Incremental Analysis

Updated on April 24, 2024
Article byWallstreetmojo Team
Reviewed byDheeraj Vaidya, CFA, FRM

What Is Incremental Analysis?

Incremental Analysis is referred to the financial analysis undertaken by the company to evaluate the available options, with the objective of improving the profitability by optimizing the capacity utilization and workforce of the business.

Incremental Analysis Meaning

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In most cases, companies utilise incremental analysis to choose between bulk orders and new business opportunities. The additional business opportunities are received on account of lower than the normal selling price of the company’s product. As the orders are received in bulk, so the purchaser would claim for a lower rate.

Incremental Analysis Explained

The incremental analysis is a method of taking decisions. It is often used by the management to evaluate the best possible option or alternatives of investments. Through this method, the difference between the cost of various approaches are determined.

In this process of incremental capacity analysis, the main aim is to assess the financial implication of adopting different methods of investments, how profitable they may be and their impact on the business in future. This is done through comparison of cost and revenue. It helps the business solve various problems and in the process the information available related to accounting is used. Thus, in this method, the potential result of each alternative is evaluated.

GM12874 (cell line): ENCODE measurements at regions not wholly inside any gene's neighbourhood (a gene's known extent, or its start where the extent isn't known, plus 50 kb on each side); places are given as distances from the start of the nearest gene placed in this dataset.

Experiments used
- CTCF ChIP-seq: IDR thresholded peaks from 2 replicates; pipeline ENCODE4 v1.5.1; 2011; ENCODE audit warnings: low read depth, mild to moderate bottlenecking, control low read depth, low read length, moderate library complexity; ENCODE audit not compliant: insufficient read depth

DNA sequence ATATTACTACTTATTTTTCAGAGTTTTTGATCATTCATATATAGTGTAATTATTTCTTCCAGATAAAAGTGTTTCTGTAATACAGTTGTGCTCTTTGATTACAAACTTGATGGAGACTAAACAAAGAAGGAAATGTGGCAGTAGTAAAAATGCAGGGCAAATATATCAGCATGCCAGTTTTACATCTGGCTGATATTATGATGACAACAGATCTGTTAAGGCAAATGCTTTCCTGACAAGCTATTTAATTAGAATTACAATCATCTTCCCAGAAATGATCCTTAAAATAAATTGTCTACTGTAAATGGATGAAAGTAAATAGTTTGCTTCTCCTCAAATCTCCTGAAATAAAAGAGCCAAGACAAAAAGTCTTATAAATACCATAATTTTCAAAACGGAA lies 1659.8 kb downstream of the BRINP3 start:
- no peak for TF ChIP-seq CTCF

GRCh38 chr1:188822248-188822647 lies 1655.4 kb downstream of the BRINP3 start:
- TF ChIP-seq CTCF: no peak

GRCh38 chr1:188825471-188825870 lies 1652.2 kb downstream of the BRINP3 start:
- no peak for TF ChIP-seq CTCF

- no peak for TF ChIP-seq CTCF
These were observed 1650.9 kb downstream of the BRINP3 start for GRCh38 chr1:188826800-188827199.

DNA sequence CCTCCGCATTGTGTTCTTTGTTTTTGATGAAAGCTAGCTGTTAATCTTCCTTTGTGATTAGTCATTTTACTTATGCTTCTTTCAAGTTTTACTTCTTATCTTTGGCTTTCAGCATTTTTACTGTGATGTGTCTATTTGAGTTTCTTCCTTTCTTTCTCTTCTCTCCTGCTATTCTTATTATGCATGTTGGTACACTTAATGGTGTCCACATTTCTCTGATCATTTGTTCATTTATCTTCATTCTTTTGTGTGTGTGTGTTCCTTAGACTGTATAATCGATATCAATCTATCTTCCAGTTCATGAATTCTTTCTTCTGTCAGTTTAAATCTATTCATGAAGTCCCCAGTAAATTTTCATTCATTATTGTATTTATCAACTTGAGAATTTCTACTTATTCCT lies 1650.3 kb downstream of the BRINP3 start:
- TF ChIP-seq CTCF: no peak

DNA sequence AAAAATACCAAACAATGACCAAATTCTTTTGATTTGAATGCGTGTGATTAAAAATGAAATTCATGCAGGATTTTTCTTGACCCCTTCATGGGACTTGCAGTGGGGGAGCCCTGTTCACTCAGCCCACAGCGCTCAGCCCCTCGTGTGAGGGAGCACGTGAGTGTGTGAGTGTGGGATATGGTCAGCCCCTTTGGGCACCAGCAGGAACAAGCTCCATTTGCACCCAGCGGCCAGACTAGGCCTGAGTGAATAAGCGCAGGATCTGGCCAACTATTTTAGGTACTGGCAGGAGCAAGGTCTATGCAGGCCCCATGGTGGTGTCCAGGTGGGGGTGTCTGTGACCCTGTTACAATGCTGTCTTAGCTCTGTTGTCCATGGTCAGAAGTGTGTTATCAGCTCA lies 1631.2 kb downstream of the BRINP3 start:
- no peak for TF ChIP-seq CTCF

It is often used in various areas of business operation like new product launches, upgradation of the existing software system, adoption of new marketing and advertisement approaches, setting up new methods of production, change in distribution and supply chain methods and many more. All the above processes involve some substantial amount of cost and will also generate much revenue over time if implemented in the correct manner.

The incremental analysis makes a comparison of this cost and return earned for each and analyse whether the incremental cost is more or less than the incremental revenue. If the latter is more than the former, the situation is favourable, and else it is not.

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Types

Let us identify some common types of such incremental capacity analysis that corporates often use in their business operations.

  • Order acceptance or rejection – Very often companies receive orders that are not from customers who are regular or recurring. The manufacturer in such a case would prefer to do analysis of revenue and cost using the incremental approach and decide whether to take it or not.